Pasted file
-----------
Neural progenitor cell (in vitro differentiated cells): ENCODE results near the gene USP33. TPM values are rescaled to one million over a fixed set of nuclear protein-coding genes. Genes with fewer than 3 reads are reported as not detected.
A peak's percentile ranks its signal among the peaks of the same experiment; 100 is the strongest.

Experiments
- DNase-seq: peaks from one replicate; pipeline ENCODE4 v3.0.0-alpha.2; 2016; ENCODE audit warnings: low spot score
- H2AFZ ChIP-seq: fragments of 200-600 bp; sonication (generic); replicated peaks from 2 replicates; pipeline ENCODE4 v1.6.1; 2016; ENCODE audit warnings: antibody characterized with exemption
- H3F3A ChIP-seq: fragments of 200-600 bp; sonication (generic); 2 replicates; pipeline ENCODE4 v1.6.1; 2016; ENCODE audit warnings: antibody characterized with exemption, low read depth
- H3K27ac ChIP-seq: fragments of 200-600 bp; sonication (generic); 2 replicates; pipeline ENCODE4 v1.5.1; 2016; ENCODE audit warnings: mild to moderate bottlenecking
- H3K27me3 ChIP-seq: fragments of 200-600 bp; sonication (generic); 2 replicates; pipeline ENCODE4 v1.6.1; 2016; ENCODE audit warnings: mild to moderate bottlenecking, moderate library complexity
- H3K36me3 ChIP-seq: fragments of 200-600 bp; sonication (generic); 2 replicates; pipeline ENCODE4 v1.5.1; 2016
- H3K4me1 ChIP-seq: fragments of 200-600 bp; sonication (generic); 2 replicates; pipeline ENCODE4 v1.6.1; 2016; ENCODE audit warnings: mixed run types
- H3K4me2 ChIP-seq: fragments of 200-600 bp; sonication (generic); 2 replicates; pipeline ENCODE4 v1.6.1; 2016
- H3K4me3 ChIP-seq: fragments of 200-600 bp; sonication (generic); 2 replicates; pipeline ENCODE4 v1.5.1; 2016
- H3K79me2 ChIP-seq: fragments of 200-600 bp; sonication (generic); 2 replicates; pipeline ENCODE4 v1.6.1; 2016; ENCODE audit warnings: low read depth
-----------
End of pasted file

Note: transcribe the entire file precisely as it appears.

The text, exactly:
Neural progenitor cell (in vitro differentiated cells): ENCODE results near the gene USP33. TPM values are rescaled to one million over a fixed set of nuclear protein-coding genes. Genes with fewer than 3 reads are reported as not detected.
A peak's percentile ranks its signal among the peaks of the same experiment; 100 is the strongest.

Experiments
- DNase-seq: peaks from one replicate; pipeline ENCODE4 v3.0.0-alpha.2; 2016; ENCODE audit warnings: low spot score
- H2AFZ ChIP-seq: fragments of 200-600 bp; sonication (generic); replicated peaks from 2 replicates; pipeline ENCODE4 v1.6.1; 2016; ENCODE audit warnings: antibody characterized with exemption
- H3F3A ChIP-seq: fragments of 200-600 bp; sonication (generic); 2 replicates; pipeline ENCODE4 v1.6.1; 2016; ENCODE audit warnings: antibody characterized with exemption, low read depth
- H3K27ac ChIP-seq: fragments of 200-600 bp; sonication (generic); 2 replicates; pipeline ENCODE4 v1.5.1; 2016; ENCODE audit warnings: mild to moderate bottlenecking
- H3K27me3 ChIP-seq: fragments of 200-600 bp; sonication (generic); 2 replicates; pipeline ENCODE4 v1.6.1; 2016; ENCODE audit warnings: mild to moderate bottlenecking, moderate library complexity
- H3K36me3 ChIP-seq: fragments of 200-600 bp; sonication (generic); 2 replicates; pipeline ENCODE4 v1.5.1; 2016
- H3K4me1 ChIP-seq: fragments of 200-600 bp; sonication (generic); 2 replicates; pipeline ENCODE4 v1.6.1; 2016; ENCODE audit warnings: mixed run types
- H3K4me2 ChIP-seq: fragments of 200-600 bp; sonication (generic); 2 replicates; pipeline ENCODE4 v1.6.1; 2016
- H3K4me3 ChIP-seq: fragments of 200-600 bp; sonication (generic); 2 replicates; pipeline ENCODE4 v1.5.1; 2016
- H3K79me2 ChIP-seq: fragments of 200-600 bp; sonication (generic); 2 replicates; pipeline ENCODE4 v1.6.1; 2016; ENCODE audit warnings: low read depth